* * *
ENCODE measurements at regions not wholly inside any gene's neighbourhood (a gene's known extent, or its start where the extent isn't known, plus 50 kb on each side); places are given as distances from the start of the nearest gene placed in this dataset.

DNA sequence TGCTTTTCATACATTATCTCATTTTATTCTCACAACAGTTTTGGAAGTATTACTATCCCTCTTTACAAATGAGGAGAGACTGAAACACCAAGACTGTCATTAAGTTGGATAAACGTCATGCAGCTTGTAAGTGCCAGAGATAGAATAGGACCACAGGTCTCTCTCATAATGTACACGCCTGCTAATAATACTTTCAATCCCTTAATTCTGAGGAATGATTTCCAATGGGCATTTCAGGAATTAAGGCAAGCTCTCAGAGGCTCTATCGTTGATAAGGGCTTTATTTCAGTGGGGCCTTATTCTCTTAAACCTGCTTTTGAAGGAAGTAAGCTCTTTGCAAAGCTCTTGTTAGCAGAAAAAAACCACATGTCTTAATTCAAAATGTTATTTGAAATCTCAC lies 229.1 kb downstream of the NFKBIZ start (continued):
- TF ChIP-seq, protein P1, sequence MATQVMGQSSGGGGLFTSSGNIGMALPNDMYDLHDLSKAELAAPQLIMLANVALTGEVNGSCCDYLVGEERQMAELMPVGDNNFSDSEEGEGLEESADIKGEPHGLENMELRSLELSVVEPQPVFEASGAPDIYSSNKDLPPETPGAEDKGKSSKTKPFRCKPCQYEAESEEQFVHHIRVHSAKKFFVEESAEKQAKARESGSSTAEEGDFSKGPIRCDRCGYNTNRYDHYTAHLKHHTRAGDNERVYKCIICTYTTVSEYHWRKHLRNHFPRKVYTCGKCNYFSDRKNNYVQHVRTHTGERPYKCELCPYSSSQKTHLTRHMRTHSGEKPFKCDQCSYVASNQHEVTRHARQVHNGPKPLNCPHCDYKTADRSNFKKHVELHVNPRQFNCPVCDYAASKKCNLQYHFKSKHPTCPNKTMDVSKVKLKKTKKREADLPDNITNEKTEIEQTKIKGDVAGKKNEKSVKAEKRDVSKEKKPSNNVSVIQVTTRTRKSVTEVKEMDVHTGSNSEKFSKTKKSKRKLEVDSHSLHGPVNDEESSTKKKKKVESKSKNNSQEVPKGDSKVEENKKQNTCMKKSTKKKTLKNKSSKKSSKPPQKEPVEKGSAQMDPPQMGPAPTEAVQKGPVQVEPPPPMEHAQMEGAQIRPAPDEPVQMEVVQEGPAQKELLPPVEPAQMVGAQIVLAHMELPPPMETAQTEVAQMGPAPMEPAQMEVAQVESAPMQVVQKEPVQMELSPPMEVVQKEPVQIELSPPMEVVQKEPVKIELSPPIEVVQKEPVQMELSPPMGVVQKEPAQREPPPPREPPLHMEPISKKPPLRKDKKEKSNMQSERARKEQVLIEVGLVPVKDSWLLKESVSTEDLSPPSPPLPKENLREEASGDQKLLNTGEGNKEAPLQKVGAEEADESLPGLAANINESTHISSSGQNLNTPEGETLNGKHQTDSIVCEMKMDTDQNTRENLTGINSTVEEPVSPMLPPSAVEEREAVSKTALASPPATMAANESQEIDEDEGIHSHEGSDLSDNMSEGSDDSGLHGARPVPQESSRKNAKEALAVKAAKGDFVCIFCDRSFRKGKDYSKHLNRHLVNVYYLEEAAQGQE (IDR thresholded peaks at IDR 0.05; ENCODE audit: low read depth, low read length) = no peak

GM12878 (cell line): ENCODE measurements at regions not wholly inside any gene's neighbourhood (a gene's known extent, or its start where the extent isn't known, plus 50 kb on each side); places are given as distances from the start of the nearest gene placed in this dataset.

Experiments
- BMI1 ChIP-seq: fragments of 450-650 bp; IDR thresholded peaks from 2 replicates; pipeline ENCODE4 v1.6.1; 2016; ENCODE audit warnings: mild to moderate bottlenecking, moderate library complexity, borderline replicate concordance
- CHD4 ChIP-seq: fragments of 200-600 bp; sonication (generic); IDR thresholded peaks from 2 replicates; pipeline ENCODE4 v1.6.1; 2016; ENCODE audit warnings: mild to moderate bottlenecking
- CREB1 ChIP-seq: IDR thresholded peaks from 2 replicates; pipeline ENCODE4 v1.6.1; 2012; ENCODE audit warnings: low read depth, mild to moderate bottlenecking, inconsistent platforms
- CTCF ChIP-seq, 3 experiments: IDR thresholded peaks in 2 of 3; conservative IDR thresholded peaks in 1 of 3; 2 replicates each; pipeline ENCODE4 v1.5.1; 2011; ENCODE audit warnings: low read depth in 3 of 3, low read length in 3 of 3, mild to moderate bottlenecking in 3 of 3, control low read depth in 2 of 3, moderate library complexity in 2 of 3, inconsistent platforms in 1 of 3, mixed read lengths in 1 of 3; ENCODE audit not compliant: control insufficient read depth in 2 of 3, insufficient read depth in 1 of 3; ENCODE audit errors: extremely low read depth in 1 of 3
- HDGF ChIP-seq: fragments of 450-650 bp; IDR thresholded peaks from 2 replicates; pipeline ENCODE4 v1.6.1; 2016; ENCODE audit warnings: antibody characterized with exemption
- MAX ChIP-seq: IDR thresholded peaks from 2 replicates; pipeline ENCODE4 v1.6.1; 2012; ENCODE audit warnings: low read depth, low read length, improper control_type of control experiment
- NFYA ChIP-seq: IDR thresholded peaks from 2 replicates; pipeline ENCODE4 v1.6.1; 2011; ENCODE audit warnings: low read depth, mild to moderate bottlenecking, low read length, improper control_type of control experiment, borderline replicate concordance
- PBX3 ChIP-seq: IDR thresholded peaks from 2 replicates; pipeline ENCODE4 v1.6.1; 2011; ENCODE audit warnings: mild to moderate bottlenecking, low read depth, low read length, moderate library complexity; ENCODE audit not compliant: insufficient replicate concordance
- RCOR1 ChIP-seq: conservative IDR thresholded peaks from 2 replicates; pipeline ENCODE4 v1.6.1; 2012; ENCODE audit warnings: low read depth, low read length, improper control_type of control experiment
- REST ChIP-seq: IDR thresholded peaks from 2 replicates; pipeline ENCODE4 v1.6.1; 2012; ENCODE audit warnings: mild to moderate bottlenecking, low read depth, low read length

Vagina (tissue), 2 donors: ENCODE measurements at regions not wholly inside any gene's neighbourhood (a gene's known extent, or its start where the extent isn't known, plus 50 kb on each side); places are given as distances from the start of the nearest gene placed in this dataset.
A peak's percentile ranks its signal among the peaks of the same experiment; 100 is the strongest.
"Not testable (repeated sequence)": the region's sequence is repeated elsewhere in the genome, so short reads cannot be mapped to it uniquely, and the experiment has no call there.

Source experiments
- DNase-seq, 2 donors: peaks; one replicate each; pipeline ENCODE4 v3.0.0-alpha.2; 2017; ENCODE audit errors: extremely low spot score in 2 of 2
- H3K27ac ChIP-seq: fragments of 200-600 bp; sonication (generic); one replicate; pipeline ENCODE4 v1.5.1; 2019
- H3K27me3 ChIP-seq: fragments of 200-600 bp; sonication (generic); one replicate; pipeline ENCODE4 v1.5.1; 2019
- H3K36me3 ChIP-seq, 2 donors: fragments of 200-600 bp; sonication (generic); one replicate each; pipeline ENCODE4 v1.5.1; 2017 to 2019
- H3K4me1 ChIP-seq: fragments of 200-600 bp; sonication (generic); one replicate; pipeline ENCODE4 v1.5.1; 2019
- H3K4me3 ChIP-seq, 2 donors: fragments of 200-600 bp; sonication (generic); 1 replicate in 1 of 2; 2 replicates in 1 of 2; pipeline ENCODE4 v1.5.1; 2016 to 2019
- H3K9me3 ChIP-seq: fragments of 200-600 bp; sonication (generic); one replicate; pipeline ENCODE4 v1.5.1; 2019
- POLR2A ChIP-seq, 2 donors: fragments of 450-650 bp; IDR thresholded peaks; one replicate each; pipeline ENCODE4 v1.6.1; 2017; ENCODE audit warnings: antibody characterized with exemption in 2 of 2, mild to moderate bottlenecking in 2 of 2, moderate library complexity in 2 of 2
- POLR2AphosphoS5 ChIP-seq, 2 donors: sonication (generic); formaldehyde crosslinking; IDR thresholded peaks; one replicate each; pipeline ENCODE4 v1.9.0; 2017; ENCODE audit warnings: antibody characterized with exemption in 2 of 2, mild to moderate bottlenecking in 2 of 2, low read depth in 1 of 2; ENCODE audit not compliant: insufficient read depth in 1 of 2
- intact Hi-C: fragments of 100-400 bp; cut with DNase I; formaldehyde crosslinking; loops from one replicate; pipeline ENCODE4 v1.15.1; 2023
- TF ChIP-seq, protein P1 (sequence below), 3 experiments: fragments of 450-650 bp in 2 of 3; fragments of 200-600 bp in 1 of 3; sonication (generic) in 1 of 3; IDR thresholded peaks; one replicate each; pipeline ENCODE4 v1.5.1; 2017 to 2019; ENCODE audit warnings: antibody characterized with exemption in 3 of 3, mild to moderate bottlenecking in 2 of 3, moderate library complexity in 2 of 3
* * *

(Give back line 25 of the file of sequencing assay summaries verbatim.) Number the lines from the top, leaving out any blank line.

- H3K4me3 ChIP-seq, 2 donors: fragments of 200-600 bp; sonication (generic); 1 replicate in 1 of 2; 2 replicates in 1 of 2; pipeline ENCODE4 v1.5.1; 2016 to 2019